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Intracapsular and well‑defined adenocarcinomas of the prostate are often surrounded by tissue areas that harbor molecular aberrations, including those of genetic, epigenetic and biochemical nature. This is known as field cancerization, or a field effect and denotes a state of pre‑malignancy. Such alterations in histologically normal tumor‑adjacent prostatic tissues have been recognized as clinically important and are potentially exploitable as biomarkers of disease and/or targets for preventative/therapeutic intervention. The authors have previously identified and validated two protein markers of field cancerization: The expressional upregulation of the transcription factor early growth response 1 (EGR‑1) and the lipogenic enzyme fatty acid synthase (FASN). However, the molecular etiology of prostate field cancerization, including EGR‑1 and FASN upregulation, remains largely unknown. It was thus hypothesized that extracellular vesicles, notably exosomes, released by tumor lesions may induce molecular alterations in the surrounding tissues, resulting in field cancerization, priming the tissue, and ultimately promoting multifocal tumorigenesis, which is often observed in prostate cancer. Towards testing this hypothesis, the current study, to the best of our knowledge, for the first time, presents correlative protein expression data, generated in disease‑free, tumor‑adjacent and cancerous human prostate tissues by quantitative immunofluorescence, between the exosomal marker CD9, and EGR‑1 and FASN. Despite the pilot character of the present study, and the static nature and heterogeneity of human tissues, the data suggest that CD9 expression itself is part of a field effect. In support of this hypothesis, the results suggest a possible contribution of exosomes to the induction of field cancerization in the prostate, particularly for EGR‑1. These findings were corroborated in established cell models of cancerous (LNCaP) and non‑cancerous (RWPE‑1) human prostate epithelial cells. The findings of this study warrant further investigation into the functional interface between exosomes and field cancerization, as a detailed understanding of this characterization may lead to the development of clinical applications related to diagnosis and/or prognosis and targeted intervention to prevent progression from pre‑malignancy to cancer.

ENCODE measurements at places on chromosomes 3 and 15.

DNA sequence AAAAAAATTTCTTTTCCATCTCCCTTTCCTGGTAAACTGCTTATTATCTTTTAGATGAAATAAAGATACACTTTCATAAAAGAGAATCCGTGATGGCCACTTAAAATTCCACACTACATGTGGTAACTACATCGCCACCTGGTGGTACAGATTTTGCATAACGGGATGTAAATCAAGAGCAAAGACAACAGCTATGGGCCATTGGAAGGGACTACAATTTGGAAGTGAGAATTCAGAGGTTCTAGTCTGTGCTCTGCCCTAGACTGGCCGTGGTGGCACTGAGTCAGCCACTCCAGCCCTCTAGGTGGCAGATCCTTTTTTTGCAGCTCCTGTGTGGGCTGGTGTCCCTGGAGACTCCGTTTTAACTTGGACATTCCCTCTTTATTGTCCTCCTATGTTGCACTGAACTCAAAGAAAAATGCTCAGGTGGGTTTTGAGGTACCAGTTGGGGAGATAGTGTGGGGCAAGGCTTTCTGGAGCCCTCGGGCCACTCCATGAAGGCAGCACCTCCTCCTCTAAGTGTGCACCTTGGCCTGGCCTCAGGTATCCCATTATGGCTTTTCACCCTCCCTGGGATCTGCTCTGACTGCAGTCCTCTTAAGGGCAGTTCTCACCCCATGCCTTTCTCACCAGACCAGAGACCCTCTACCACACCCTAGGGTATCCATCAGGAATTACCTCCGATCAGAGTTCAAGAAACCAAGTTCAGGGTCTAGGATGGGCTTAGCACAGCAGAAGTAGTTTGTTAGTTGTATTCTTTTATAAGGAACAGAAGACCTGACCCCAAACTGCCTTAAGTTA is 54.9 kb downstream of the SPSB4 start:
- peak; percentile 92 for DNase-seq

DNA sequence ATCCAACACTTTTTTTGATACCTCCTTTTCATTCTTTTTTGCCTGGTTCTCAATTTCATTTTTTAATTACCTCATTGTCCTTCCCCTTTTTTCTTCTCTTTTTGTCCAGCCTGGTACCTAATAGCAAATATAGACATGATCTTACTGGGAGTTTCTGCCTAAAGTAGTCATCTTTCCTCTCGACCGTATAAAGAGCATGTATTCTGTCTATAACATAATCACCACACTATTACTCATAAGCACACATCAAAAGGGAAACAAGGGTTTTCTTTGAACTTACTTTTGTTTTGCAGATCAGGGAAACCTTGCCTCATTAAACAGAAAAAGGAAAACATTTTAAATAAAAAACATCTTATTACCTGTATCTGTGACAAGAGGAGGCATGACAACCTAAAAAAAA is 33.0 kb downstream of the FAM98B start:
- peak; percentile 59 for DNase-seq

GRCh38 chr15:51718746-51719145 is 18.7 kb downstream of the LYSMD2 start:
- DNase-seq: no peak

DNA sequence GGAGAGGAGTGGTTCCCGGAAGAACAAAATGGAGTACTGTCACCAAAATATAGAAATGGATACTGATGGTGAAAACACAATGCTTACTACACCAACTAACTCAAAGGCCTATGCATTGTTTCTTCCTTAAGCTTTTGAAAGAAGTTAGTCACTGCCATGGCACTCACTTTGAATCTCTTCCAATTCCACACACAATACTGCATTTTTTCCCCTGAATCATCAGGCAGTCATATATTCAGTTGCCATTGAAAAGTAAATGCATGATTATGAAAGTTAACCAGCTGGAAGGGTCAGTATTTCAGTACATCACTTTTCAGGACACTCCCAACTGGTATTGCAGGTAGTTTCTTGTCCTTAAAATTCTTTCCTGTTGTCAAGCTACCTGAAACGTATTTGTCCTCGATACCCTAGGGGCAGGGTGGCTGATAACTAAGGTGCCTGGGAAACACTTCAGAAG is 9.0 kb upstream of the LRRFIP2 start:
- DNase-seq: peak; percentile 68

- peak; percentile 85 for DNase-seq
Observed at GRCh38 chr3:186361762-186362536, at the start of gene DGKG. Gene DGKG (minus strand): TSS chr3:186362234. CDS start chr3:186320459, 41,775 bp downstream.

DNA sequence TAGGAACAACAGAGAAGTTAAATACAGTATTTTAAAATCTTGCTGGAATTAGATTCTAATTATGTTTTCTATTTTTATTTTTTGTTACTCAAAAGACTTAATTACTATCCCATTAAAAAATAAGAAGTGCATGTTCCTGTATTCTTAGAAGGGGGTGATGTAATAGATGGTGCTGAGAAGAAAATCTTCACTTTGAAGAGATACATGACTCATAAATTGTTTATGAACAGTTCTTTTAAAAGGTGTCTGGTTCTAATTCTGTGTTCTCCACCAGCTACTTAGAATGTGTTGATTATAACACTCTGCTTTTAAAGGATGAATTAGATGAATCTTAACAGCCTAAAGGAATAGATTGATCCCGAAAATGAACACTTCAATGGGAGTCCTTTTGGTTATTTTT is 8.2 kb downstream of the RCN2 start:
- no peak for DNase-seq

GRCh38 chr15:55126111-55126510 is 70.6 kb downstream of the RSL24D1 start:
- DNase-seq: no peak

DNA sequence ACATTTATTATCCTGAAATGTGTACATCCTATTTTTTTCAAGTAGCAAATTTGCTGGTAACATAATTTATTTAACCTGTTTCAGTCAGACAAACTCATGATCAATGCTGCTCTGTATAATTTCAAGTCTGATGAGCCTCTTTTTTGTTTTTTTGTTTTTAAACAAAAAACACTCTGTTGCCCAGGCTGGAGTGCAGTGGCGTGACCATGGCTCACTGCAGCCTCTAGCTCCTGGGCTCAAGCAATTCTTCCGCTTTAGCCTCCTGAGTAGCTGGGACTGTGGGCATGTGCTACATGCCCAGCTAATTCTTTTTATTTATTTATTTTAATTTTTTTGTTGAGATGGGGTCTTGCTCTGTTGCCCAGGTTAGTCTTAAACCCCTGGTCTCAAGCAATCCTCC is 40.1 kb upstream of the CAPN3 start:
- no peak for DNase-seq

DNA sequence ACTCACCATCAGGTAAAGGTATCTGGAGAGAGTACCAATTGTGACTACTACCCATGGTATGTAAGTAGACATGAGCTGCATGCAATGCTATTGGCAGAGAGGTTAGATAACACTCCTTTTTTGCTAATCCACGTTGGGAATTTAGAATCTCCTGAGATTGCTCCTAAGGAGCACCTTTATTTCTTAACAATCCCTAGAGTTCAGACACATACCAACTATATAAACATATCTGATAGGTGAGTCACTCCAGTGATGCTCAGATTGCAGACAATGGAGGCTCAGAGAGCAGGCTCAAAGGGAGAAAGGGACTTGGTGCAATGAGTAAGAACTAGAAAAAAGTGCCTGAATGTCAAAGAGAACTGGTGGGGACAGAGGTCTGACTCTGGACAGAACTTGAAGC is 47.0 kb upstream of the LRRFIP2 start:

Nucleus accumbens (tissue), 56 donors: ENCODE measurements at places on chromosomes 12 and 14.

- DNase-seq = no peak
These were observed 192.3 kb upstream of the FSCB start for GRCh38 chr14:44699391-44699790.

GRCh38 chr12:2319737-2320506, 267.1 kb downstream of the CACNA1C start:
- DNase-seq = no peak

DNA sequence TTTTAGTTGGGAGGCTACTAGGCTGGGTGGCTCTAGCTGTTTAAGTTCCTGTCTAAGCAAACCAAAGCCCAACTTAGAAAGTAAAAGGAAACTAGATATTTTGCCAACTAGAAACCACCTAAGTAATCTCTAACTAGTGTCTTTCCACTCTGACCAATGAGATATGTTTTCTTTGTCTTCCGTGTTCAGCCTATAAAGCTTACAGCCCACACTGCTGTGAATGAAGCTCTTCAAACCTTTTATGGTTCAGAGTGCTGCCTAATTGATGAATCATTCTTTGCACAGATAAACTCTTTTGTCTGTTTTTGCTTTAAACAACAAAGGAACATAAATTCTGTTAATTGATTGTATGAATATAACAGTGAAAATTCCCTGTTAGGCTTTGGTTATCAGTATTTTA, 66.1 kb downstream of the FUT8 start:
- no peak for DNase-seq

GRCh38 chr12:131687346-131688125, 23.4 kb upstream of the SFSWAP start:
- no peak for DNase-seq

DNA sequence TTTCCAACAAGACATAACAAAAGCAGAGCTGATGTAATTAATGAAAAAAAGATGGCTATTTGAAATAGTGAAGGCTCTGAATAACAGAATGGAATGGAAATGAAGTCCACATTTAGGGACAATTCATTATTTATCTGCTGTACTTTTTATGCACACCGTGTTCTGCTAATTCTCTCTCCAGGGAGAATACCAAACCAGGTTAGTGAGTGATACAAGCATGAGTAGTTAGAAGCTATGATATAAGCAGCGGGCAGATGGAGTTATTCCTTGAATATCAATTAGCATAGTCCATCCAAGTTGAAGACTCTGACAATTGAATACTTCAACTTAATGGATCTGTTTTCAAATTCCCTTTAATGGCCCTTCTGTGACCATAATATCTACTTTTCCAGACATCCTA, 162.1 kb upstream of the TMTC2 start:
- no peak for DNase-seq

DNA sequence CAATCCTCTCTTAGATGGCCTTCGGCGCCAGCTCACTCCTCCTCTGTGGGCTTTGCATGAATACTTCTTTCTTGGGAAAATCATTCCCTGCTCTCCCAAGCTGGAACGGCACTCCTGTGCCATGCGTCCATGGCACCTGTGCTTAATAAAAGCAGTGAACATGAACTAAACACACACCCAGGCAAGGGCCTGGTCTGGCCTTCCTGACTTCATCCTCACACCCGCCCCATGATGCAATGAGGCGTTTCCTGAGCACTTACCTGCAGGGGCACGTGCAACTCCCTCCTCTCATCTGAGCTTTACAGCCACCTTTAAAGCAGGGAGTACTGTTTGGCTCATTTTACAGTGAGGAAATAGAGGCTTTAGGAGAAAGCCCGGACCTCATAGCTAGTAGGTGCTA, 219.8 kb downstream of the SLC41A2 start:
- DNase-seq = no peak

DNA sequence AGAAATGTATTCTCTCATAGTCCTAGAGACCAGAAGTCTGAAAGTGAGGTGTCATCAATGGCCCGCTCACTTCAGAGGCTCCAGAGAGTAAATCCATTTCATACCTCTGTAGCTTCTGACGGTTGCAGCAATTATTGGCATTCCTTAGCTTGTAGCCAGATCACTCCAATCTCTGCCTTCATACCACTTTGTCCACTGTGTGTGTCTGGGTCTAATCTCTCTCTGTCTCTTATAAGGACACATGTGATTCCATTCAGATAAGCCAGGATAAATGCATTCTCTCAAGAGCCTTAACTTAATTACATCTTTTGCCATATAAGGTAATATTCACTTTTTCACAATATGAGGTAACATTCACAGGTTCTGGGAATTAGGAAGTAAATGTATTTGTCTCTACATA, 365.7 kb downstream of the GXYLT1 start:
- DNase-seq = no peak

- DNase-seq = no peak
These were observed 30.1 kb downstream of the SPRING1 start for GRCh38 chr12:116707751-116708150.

This article was originally published in International Journal of Oncology, volume 56, in 2020.


Spandidos Publications



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